In the UK, and perhaps in other countries, we seem to think that savings is solely about cash.

If we go back in time the standard option in retirement seemed to be to put all our savings in cash. There were perhaps two reasons for this, firstly timescales i.e. people were not expected to live so long in retirement and therefore protecting money was important, and secondly interest rates were much higher. We have said in previous blogs how in the 1980s the average savings rate was 8.95%, but by the 2000s it had dropped to 4.40% and has since fallen to 0.49%.

The fact is that saving rates have been falling since 1998; that is nearly 20 years of decline, which is not something new. It reflects a changing society where interest rates dropped from 17% at the start of 1980 to 5.50% in 2007.

When you build in inflation and long-time horizons, cash shouldn’t be seen as the only option for savers.

One question I often ask is this:

“If you are 40 would you put all your savings in cash for the next 20 years?”

The answer is more often than not, no.

Turn it around if someone retires at 60, they are likely to live till they are 80 plus, should they put all their money in cash? The answer is again most likely no.

Interestingly those who are angry about cash seem to be the “haves”.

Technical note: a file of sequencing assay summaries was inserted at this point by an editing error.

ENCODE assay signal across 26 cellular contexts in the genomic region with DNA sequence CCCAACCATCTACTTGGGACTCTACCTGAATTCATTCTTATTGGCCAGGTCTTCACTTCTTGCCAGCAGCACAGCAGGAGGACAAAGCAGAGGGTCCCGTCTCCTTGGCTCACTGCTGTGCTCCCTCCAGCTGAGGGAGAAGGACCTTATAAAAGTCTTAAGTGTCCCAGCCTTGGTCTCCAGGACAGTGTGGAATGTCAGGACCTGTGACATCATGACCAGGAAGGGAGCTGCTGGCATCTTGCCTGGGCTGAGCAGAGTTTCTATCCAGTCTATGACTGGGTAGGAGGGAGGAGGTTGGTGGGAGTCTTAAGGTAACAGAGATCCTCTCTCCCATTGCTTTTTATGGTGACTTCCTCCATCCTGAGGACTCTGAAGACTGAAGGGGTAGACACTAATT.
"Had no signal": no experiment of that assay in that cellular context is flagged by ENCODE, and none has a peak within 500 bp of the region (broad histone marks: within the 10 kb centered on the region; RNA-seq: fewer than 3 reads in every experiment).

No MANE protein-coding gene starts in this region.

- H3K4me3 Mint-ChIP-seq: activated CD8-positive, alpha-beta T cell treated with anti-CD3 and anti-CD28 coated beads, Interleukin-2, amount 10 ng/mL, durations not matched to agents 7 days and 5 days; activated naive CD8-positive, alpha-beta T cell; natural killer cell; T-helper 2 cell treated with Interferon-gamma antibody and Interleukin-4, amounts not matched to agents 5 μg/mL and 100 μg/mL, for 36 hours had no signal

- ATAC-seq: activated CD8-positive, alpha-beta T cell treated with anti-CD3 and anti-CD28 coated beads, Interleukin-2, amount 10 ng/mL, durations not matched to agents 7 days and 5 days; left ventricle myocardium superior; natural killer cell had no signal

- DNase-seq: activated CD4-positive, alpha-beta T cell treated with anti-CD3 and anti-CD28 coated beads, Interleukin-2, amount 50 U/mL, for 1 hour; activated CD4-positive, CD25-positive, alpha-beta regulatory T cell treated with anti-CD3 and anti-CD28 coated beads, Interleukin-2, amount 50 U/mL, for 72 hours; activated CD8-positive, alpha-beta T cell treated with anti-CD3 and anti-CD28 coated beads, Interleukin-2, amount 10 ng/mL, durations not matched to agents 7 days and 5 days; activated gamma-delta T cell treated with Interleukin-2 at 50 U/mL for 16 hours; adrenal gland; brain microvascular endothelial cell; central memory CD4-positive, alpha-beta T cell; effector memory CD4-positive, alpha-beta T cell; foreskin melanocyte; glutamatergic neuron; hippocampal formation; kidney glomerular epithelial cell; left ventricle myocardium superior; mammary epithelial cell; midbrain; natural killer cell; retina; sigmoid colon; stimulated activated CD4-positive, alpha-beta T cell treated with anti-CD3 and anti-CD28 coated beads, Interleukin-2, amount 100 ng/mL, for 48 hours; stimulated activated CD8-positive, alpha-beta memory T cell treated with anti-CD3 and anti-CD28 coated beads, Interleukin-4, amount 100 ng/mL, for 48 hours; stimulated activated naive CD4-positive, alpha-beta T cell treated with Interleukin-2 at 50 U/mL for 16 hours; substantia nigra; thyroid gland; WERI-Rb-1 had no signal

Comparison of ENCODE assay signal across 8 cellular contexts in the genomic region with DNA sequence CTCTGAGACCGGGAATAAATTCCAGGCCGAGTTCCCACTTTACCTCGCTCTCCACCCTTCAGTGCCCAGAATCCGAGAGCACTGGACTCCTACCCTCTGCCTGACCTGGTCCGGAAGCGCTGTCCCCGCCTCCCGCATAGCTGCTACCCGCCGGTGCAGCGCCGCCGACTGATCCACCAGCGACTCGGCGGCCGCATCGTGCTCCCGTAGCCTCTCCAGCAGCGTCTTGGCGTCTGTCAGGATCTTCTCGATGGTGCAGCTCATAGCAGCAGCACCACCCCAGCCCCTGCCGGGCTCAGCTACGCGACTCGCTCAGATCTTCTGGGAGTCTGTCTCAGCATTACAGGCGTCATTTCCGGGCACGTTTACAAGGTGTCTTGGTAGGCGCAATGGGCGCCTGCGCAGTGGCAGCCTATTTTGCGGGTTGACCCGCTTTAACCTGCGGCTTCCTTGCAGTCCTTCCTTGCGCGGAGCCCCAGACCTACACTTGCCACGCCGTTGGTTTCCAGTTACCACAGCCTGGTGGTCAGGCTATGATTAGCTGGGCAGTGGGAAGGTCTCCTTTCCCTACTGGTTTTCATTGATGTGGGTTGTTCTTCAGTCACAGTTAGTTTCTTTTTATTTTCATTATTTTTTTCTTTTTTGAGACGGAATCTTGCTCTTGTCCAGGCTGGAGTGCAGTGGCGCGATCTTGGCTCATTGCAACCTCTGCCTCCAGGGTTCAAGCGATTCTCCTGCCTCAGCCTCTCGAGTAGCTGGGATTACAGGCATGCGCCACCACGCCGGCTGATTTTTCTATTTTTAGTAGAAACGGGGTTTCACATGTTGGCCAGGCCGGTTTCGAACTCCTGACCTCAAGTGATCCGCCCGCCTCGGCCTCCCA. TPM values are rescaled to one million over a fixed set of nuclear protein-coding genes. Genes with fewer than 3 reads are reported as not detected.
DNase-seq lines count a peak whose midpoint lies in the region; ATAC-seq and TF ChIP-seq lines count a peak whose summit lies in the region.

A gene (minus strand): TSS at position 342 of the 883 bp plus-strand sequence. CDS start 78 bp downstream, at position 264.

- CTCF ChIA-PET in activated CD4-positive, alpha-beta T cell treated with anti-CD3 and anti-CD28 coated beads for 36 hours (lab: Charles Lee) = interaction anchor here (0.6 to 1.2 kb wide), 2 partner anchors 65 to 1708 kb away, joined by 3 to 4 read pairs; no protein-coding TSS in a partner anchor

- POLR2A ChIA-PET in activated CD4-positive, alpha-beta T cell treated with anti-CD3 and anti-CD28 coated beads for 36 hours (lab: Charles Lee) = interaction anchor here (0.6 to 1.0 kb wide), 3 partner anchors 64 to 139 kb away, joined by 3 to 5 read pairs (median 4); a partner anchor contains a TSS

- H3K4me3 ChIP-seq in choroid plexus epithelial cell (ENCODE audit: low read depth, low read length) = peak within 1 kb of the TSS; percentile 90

This is the generation who still benefit from the guaranteed pension schemes, who stick their money in cash and have houses which they have owned for many years. These are the people the “have nots” are angry about. This is the generation who really don’t understand the challenges facing people starting out today.

Populist anger is not against cash saving rates; yes, there are a growing number of pensioners who are angry because they are not getting 8% on their cash savings, but frankly many benefit in other ways.

And going back to the 40-year-old if they were saving for twenty years then they shouldn’t just be saving in cash, it should incorporate riskier assets. If you are saving for a holiday or a car or deposit on a house, that is different and you accept that interest will be minimal because you want to protect that money for the end goal, but not when you are saving for retirement.

Raising interest rates

Similar to William Hague I am no economist, but what a crazy idea!